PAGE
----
Raptors Unveil Two New Jersey Options Wild To Play Iconic Prince Song After Goals Giants Still Getting Scrutiny Over Brown Silence Poll Shows Boston Sports Fans Favor Pats LeBron "Would Love" To Own NBA Franchise ESPN Public Editor Examines Body Issue NHL To Use Sportradar To Monitor Gaming Activity MLS Approves Minnesota As 22nd Franchise Atlanta United Reach Record Season Tix Levels Wearable Device Could Lead To Fewer Injuries
WAS IT FAREWELL OR AU REVOIR FOR WINNIPEG FANS LAST NIGHT?
Published May 3, 1995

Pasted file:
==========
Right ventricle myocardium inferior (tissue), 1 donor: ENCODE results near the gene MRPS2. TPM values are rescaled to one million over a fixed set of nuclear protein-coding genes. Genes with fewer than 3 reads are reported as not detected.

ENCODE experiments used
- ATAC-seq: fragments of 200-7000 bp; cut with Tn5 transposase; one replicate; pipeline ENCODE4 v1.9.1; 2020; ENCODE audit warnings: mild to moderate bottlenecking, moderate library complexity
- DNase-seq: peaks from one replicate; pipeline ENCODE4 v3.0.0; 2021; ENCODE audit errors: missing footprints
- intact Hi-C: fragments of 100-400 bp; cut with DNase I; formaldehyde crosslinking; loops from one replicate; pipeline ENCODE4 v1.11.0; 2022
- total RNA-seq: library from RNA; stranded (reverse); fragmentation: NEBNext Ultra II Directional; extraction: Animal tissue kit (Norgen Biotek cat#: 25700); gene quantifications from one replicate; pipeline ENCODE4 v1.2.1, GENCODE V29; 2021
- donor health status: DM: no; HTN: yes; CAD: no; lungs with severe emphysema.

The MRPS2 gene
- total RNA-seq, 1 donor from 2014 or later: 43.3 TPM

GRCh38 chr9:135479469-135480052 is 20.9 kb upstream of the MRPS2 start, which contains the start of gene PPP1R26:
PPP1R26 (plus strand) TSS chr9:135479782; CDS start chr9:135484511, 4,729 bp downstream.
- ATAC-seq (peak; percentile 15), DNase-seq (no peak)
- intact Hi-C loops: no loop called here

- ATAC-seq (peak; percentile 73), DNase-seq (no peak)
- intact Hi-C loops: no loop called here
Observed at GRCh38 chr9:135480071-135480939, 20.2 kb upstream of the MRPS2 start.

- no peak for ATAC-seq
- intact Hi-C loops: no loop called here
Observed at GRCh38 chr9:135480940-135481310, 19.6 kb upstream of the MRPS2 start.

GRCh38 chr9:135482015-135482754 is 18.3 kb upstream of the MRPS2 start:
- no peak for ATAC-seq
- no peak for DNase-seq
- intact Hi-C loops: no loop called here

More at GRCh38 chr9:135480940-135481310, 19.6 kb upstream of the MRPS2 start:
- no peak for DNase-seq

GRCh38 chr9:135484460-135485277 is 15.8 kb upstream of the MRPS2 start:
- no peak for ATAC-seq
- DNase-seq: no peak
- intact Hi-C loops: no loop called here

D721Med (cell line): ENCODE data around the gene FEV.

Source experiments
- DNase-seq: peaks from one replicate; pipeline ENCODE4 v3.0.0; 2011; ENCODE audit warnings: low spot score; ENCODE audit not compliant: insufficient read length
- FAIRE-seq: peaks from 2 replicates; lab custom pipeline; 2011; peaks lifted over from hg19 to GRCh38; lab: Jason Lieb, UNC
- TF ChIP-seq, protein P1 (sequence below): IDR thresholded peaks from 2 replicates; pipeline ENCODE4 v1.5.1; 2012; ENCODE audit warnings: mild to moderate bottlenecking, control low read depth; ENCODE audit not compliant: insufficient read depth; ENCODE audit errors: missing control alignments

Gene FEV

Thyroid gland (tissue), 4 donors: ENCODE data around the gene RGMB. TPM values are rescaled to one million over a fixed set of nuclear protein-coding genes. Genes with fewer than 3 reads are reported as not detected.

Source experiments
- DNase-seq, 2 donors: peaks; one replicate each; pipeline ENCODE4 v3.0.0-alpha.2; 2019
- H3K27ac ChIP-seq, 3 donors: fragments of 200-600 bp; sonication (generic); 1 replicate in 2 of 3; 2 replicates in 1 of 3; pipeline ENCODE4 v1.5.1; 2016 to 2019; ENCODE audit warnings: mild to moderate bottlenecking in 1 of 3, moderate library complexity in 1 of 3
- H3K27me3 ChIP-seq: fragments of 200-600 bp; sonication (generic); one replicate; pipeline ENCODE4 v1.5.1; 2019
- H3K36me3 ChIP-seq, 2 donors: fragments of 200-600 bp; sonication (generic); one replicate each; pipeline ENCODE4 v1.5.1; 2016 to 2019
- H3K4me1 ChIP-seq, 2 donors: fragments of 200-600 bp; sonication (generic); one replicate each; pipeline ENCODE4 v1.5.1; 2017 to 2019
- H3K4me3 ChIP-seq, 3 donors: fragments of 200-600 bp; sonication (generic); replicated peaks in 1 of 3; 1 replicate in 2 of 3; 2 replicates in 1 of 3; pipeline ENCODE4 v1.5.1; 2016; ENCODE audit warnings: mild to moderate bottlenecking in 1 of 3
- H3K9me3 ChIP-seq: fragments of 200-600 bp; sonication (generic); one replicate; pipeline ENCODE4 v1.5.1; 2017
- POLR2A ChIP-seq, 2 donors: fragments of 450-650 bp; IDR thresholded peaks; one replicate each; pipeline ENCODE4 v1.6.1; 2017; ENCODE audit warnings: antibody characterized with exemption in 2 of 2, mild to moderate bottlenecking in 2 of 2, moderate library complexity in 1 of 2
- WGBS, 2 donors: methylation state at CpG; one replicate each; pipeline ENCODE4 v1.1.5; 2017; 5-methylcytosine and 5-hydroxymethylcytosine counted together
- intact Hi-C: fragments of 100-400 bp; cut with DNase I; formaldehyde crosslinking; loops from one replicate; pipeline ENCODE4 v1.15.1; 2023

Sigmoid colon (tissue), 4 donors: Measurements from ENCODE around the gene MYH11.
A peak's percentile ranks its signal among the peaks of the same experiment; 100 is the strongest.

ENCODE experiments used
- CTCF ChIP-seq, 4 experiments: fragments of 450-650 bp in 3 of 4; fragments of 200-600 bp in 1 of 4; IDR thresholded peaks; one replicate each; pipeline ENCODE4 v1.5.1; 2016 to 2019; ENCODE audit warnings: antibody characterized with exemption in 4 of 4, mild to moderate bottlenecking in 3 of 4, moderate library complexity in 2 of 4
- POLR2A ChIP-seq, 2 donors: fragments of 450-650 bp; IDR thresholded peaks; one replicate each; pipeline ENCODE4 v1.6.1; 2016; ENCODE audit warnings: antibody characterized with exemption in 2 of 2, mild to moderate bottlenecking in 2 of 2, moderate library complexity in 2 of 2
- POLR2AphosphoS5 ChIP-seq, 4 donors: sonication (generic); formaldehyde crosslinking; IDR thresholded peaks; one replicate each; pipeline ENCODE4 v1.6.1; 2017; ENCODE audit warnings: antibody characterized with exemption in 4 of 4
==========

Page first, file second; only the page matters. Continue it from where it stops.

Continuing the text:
The Jets may have played their last game in Winnipeg last night, a 2-1 loss to the L.A. Kings. According to sources cited in this morning's WINNIPEG FREE PRESS, the team could be headed to Minnesota "as early as today under a deal brokered by NHL Commissioner Gary Bettman." The reported deal would be for $75M and is said to have been negotiated over the weekend by Bettman and Dana Warg, who manages Minneapolis' Target Center. The MN group "has apparently been told to get its financing ready by today and that they could be selling season tickets in Minneapolis by early tomorrow." Bettman would neither confirm nor deny that he has had contact with possible investors. Bettman: "People call me on a regular basis wanting to buy an NHL team" (Douglas & Taylor, WINNIPEG FREE PRESS, 5/3). DON'T START THOSE MOVING VANS YET: The Manitoba Entertainment Complex (MEC), "refused to say die last night as they worked to cobble together a last-minute deal to keep the franchise in Winnipeg and build a new arena." Jets Owner Barry Shenkarow had extended his May 1 midnight deadline for MEC, which had turned to the federal government for financial support. MEC is said to have attracted a new C$10M investor, but they "did not get what they wanted" from federal Human Resources Minister Lloyd Axworthy. In addition, last night, Shenkarow said that MEC's option to buy 64% of the team for C$32M had expired and that the price is now doubled -- a development which MEC members disputed (Douglas & Taylor, WINNIPEG FREE PRESS, 5/3). Axworthy said that MEC has applied for federal funds under a federal-provincial infrastructure plan, but that any deal depends on the existence of an "acceptable business plan." The Toronto GLOBE & MAIL reports that an emergency meeting of the Winnipeg City Council will take place today to examine a new MEC plan. An MEC source said the group may be able to produce an extra C$18M to rescue their bid for the team (Christie/Delacourt/Roberts, Toronto GLOBE & MAIL, 5/3). FROM LAST NIGHT'S GAME: Shenkarow held a press conference between the 2nd and 3rd periods of last night's game, which was carried by ESPN. ESPN's Bill Clement: "I think we can describe it best as a non-press conference." Clement, on Shenkarow's assertion that for the team to survive, it would need to have a new rink built, play rent free and receive all concession revenue: "Is that going to happen? Unh-unh." In a subsequent interview, Jets GM John Paddock said of the situation: "There could be a chance, but it doesn't look good" ("National Hockey Night," 5/2). BETTMAN READY TO PULL THE TRIGGER: Bettman, on the Jets: "If this team is pre-ordained to move, then I think we should get it over with and not, at taxpayer expense, build a white elephant" (Mary Ormsby, TORONTO STAR, 5/3). Bettman, from ESPN: "The problem we're having in Winnipeg is that nobody wants to stand behind the franchise. It's almost as if they want to make a charitable contribution to the opera, and if it doesn't work, have it go out of business. Well, you can't do that with a professional sports franchise" ("National Hockey Night," ESPN, 5/2). PLAIN SPEAKING: Columnist John Dafoe notes that no MEC member was willing to assume enough risk to convince the NHL that the team would be secure. Dafoe writes, "The message from that is very simple. If the private investors were not sufficiently convinced of the soundness of the arena and Jets deal to invest their own money in it, there was no way on earth that governments should make their taxpayers take that risk" (WINNIPEG FREE PRESS, 5/3). OFF TO MINNESOTA? While Shenkarow denied having received any formal offers for the team, one NHL source said "Barry's ready to open his mail now" -- suggesting that there have been inquiries. According to this morning's Minneapolis STAR TRIBUNE, the Nederlander family from New York -- brothers Harry, James and Robert, all partners in the Yankees and Broadway investors -- have joined the leading MN-based group, led by health care entrepeneur Richard Burke. A representative of the Nederalanders is expected in Winnipeg today. The Metropolitan Sports Facilities Commission met yesterday to discuss possible public funding, but MSFC Chair Harvey Savelkoul said any such talk is "premature." However, the Target Center's Warg called for some "creative" public financing. Warg: "We could be playing 41 games and playoffs next season" (Jay Weiner, Minneapolis STAR TRIBUNE, 5/3). IT WON'T BE ATLANTA: Both Turner Sports President Harvey Schiller and Braves/Hawks President Stan Kasten said it is highly unlikely that Ted Turner would bring an NHL team to Atlanta before a new arena is built. Schiller said there have been no talks between Turner and the Jets -- or any other NHL team. Recent reports have had Turner offering $65M for the Jets. Kasten: "Our first priority is the arena. Anything else would be putting the cart before the horse" (Tim Tucker, ATLANTA CONSTITUTION, 5/3).